3. Length of Credit History (15% of the total score) – This element measures the time since your credit accounts have been established. The longer the credit history, the better. It will consider an average length of your credit accounts.
  4. New Credit (10% of the total score) – This element measures the number of recent credit inquiries in the prior 12 months.
  5. Credit Mix (10% of the total score) – This element simply measures the different types of credit accounts you have.

Note that the first two elements represent nearly two-thirds of your overall credit score. This is where you get the biggest bang for your buck. So let’s get right to it. Here are five tips to improve your credit score.

  1. Review Your Credit Report and Dispute Errors

This may be obvious, but you don’t want to be held responsible for transactions that aren’t yours. Reporting errors happen with regularity, so you should check your credit reports from all three bureaus every few months. By law, you are allowed one report per year from each of the three credit bureaus from annualcreditreport.com, so you can stagger them and check one every four months.
If you see an error (e.g. accounts that don’t belong to you, paid off collection accounts showing as unpaid, incorrect name or address listed) you are able to dispute it online and it is the obligation of the creditor to prove to the bureau that the report is valid 30-45 days from receipt.
 

  1. Pay Bills on Time (Payment History)

    Late payments can significantly impact your credit score, particularly if you do not have much credit history. Even if you can only make the minimum payment, always try to stay current. This includes bills like rent, utilities, medical bills and student loans. If you can’t make the minimum payment, notify your creditor beforehand and see if you can work out a payment plan. Communication in advance is preferable to simply not paying and ignoring them. Creditors will typically report late payments to credit bureaus for balances that are 30+ days past due (180+ days for medical bills).
    Bonus Tip: Recent late payments affect your score more that older late payments, so if you have multiple accounts that you’re behind on, consider getting current on the more recent one first. Also, note that you have a longer window (180 days vs. 30 days) with medical bills before they are reported to get current.

 

  1. Keep Balances Low on Revolving Debt (Amounts Owed)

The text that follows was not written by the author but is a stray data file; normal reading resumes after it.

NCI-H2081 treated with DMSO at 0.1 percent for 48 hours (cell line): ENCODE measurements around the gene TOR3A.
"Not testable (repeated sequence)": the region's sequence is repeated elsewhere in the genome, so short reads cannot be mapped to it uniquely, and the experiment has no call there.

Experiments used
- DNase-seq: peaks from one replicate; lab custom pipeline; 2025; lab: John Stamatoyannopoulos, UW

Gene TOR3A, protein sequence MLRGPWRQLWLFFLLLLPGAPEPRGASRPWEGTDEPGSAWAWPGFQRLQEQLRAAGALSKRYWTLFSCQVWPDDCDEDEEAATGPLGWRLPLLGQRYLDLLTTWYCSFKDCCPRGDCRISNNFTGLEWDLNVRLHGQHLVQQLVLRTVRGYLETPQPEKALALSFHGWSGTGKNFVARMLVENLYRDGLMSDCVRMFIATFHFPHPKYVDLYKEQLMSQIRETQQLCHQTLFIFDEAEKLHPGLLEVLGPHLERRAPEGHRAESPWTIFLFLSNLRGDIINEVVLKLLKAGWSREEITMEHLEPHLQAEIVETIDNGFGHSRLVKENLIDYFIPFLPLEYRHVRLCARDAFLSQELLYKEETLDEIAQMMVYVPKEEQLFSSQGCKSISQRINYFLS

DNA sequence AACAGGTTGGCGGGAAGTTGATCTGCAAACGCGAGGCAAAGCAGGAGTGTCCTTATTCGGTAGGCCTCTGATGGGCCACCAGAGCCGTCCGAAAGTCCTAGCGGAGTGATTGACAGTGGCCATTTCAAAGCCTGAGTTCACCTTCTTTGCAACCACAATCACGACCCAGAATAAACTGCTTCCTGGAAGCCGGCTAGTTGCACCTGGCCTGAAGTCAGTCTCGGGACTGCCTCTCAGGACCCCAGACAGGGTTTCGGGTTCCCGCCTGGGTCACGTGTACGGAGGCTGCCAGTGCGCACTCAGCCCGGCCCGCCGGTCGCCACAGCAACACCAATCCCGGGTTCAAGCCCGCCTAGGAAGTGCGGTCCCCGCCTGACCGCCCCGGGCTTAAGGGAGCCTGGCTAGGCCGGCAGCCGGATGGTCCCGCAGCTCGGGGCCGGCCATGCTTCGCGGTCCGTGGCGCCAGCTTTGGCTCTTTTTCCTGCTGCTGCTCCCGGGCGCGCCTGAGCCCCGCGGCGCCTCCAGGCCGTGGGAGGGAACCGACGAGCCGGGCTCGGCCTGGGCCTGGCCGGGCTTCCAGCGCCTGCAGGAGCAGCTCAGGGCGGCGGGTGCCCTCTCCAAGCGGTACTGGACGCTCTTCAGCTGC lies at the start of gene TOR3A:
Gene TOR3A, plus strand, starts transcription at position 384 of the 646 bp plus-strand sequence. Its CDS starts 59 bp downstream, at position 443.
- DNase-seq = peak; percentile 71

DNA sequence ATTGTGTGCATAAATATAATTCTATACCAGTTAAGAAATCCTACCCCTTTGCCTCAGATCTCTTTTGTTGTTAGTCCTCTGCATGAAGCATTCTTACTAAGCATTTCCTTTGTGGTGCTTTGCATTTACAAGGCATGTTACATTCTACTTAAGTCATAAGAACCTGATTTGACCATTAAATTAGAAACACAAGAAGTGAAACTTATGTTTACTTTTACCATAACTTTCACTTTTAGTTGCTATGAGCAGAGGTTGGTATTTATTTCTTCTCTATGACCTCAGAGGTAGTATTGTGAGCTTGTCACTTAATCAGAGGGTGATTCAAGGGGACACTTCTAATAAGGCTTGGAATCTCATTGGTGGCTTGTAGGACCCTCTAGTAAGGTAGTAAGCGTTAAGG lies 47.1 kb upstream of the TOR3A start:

A credit utilization ratio (Amount Owed/Credit Available) above 30% will begin to negatively affect your score. Even if you’re paying minimum payments, if your credit cards are maxed out, your credit score will be impacted. Also, trying to reduce your credit card balances while still using the credit card is a losing game. Stop using the card if you are trying to significantly reduce your balance.
    Bonus Tip #1: If your credit card is in good standing and you’ve made on time payments for 12 consecutive months, contact the creditor to see if they will increase your credit limit without a hard pull credit inquiry. If they are willing to increase your limit, you can improve your utilization ratio with little effort.
    Bonus Tip #2: If you have a spouse or close family member you trust who has a credit card in good standing, they can add you as an authorized user on their credit card. They don’t have to give you the card (it’s preferable if they didn’t), but they are simply extending their credit to you, which increases Credit Available and decreases the Utilization Ratio.
    Caution: Being an authorized user goes both ways, so any negative behavior (late payments, collections, etc.) on that account (by either party) can negatively impact your credit just like your individual account.

 

  1. Don’t Close Old Credit Card Accounts (Length of Credit History)

You may have heard advice in the past that if you have old credit cards on your credit report, you should call them and close them out to keep your credit report “clean.” That’s likely bad advice for two reasons. First, even if you don’t use the card, the credit limit adds to your Available Credit and helps your Credit Utilization. Second, the Length of Credit History takes an average of all of your open accounts. The more old accounts you have the longer that average will be. Closing the account simply eliminates the history from benefitting your score.
Bonus Tip:  You can request creditors remove negative incidents from your report. For example, if you had a late payment a year ago or more and you’ve been current, you can contact the creditor and request they remove that incident. They are not obligated to (until after 7 years), but they may oblige as a courtesy for customer satisfaction and to keep your business.
 

  1. Don’t Apply for New Credit Cards Solely to Increase your Available Credit (New Credit)

    Even though New Credit is only 10% of your score, credit inquiries (also called hard credit pulls) stay on your credit for a full year. So applying for a new credit card solely to increase your available credit is counterproductive. You get dinged for the hard credit pull and you’ve reduced the average length of your credit history. If you’re looking more long-term and not concerned about the short-term impact on your score, this is less of a concern.
    Bonus Tip: Checking your own credit is not considered a hard pull credit inquiry (it’s called a soft pull inquiry). Soft pulls are typically for background checks, opening utility accounts, and open a checking or savings accounts. Soft pull inquiries will not affect your credit score.